dc.description.abstract<table><tr><td colspan="2" class="item-title">INTIMATE PARTNER VIOLENCE: PERCEPTIONS, RESPONSES, ACTIONS OF SAMOAN WOMEN</td></tr><tr class="item-sponsor"><td class="label">Conference Sponsor:</td><td class="value">Western Institute of Nursing</td></tr><tr class="item-year"><td class="label">Conference Year:</td><td class="value">2010</td></tr><tr class="item-author"><td class="label">Author:</td><td class="value">Shoultz, Jan, DrPH, APRN</td></tr><tr class="item-institute"><td class="label">P.I. Institution Name:</td><td class="value">University of Hawaii at Manoa</td></tr><tr class="item-author-title"><td class="label">Title:</td><td class="value">Professor</td></tr><tr class="item-address"><td class="label">Contact Address:</td><td class="value">2528 McCarthy Mall, Honolulu, HI, 96822, USA</td></tr><tr class="item-email"><td class="label">Email:</td><td class="value">shoultz@hawaii.edu</td></tr><tr class="item-co-authors"><td class="label">Co-Authors:</td><td class="value">Lois Magnussen</td></tr><tr><td colspan="2" class="item-abstract">PURPOSE: The purpose of this community based participatory research (CBPR) study was to examine cultural perceptions, responses, and actions recommended by Samoan women about Intimate Partner Violence (IPV). <br/>CONCEPTUAL BASIS: Critical Social Theory provided the conceptual basis for the study. <br/>METHODS: This descriptive study collected both quantitative and qualitative data. The CBPR team of academic and clinical investigators included Samoan women who are staff at the community health center (CHC). All members of the research team prepared for the study by participating in training sessions. The bilingual Samoan research team members recruited participants for the focus group and individual interviews, translated the instruments and transcripts, facilitated the focus group or individual interview, and participated in the analysis of data. Focus group sessions were conducted with Samoan women who may or may not have experienced IPV and taped and transcribed into Samoan and back translated into English and validated with the participants. Individual interviews were conducted with 5 women who had experienced IPV. Findings were validated with the women. Demographic data were also collected. Quantitative data included responses to the Acceptability of Violence Survey. Quantitative analysis included frequencies, means and standard deviations. Content analysis was used to determine themes from the qualitative data. <br/>RESULTS: Samoan women clearly identified IPV and were aware that it occurs in their cultural group. They identified multiple responses of individual women, families and communities to IPV. In Samoa there was a formalized process for addressing this problem that has been disrupted by migration to Hawaii. In both Hawaii and Samoa the systematic cultural response to violence begins at the family level. In Samoa if the abuse continued beyond the ability of the family to control the perpetrator, the Chief would become involved. In Hawaii the pastor of a church may be asked to assist the family instead of a Chief. Samoan women in Hawaii are now utilizing the additional option of calling the police. Nurses and others at the CHC were seen as significant sources of support and information for the women and their families. <br/>IMPLICATIONS: Samoan families have a rich tradition of a collective response to IPV. With migration, some protective factors have been disrupted. Nurses and others working with Samoan women and their families have the potential of providing support, classes, and services at the CHC and with other groups in the community to develop culturally appropriate IPV services for Samoan women and their families. This can improve quality of care and reduce health disparities, a significant challenge for health systems.<br/></td></tr></table>en_GB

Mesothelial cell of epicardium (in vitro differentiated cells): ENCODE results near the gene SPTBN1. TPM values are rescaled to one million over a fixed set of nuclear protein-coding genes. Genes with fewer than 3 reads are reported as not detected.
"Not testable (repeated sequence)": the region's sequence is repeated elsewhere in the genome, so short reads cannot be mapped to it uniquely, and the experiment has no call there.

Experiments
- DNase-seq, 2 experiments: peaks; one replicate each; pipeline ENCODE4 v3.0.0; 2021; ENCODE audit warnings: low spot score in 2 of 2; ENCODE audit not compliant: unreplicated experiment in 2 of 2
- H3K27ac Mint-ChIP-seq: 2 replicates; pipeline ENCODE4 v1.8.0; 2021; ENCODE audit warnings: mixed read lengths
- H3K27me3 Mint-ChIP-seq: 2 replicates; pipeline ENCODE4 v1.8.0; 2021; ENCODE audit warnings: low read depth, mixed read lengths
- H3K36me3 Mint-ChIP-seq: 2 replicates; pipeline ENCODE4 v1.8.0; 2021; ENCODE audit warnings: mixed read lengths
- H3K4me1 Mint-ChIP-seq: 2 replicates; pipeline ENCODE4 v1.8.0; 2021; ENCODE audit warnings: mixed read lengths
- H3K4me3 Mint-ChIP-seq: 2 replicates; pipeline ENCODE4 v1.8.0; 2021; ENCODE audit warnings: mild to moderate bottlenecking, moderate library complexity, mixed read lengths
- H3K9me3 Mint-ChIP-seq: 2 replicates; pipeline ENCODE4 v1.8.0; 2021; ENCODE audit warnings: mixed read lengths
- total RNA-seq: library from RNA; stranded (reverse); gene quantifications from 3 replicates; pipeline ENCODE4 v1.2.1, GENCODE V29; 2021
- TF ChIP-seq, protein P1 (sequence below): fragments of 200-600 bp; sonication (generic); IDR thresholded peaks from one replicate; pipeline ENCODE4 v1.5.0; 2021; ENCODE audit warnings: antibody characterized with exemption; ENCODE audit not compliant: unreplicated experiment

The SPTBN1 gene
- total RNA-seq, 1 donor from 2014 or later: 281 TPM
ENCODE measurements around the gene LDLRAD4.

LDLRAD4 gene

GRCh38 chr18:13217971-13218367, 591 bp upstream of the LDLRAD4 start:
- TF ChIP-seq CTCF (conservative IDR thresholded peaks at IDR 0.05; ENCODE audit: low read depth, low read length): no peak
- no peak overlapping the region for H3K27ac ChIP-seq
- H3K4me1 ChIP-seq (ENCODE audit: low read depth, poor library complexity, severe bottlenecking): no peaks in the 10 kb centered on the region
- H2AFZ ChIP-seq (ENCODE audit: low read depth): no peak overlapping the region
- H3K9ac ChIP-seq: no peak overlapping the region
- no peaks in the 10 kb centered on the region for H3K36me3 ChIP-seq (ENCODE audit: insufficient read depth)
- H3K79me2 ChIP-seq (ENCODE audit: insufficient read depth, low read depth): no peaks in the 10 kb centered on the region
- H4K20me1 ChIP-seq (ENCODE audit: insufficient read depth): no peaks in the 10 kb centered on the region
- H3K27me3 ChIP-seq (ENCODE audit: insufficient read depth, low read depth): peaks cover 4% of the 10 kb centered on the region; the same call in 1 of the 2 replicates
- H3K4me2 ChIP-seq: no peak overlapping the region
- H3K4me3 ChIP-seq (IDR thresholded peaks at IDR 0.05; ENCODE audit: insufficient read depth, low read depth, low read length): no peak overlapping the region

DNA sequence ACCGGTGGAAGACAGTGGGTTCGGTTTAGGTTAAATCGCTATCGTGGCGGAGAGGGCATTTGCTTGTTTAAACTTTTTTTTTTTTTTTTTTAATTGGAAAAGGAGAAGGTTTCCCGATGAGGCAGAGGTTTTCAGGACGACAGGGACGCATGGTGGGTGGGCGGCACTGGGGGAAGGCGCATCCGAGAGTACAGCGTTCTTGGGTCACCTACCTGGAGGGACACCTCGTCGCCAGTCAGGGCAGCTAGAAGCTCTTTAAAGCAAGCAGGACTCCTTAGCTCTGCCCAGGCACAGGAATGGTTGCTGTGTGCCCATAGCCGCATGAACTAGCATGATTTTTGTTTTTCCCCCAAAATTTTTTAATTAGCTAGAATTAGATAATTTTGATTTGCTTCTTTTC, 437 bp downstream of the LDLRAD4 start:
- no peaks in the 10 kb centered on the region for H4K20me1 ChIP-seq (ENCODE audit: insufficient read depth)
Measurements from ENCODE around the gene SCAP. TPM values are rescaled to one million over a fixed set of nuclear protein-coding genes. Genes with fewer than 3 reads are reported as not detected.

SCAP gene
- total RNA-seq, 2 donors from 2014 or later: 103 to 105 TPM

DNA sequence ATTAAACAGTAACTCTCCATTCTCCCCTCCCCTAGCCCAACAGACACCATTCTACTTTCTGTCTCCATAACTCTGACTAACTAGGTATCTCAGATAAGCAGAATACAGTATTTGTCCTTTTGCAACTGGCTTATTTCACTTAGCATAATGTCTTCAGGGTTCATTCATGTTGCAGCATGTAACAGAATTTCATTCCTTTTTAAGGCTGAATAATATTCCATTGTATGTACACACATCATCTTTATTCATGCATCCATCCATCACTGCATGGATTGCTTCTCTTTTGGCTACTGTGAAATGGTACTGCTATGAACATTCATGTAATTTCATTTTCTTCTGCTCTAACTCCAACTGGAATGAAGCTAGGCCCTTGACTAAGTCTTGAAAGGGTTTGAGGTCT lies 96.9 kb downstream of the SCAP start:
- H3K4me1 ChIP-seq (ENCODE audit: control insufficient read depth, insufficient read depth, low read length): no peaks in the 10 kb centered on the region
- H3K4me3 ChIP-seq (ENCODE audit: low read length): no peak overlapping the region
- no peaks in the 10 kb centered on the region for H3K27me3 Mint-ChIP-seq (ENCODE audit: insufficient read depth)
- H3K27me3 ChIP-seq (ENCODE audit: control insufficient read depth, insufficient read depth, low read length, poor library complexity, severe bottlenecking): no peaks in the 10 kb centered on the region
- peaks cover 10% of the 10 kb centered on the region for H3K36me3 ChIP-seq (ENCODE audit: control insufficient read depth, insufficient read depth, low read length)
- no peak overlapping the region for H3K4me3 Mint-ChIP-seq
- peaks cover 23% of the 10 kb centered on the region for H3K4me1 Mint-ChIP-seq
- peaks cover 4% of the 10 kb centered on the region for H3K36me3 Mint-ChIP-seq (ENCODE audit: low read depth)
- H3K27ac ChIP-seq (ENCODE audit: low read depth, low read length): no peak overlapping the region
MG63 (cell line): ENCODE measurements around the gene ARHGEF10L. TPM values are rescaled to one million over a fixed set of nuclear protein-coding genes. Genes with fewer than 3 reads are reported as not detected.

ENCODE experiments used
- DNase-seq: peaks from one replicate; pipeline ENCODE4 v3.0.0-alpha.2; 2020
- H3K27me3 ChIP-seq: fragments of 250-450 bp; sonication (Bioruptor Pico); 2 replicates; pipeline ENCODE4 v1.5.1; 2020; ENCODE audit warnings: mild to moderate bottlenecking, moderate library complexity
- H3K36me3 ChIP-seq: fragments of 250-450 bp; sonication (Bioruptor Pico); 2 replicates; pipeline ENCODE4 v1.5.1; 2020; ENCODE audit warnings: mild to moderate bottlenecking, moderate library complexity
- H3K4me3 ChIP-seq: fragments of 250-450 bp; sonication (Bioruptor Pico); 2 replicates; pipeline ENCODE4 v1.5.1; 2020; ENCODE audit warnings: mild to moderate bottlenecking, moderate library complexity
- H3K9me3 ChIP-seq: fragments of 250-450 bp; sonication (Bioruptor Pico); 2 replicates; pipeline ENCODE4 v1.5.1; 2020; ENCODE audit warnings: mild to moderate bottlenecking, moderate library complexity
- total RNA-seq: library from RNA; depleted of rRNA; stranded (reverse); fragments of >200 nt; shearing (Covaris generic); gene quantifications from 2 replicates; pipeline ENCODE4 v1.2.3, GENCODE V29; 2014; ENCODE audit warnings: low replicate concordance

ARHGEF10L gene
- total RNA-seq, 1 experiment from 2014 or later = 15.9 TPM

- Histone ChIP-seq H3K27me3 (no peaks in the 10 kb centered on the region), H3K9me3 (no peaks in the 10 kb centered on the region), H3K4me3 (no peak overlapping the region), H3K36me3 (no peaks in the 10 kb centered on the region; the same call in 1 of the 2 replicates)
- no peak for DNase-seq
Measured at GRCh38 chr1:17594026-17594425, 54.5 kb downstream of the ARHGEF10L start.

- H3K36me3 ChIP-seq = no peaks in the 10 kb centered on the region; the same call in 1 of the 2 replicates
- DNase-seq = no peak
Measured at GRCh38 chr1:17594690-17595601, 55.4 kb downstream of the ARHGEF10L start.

dc.date.available2011-10-26T19:48:03Z-
dc.date.issued2011-10-17en_GB
dc.date.accessioned2011-10-26T19:48:03Z-
dc.description.sponsorshipWestern Institute of Nursingen_GB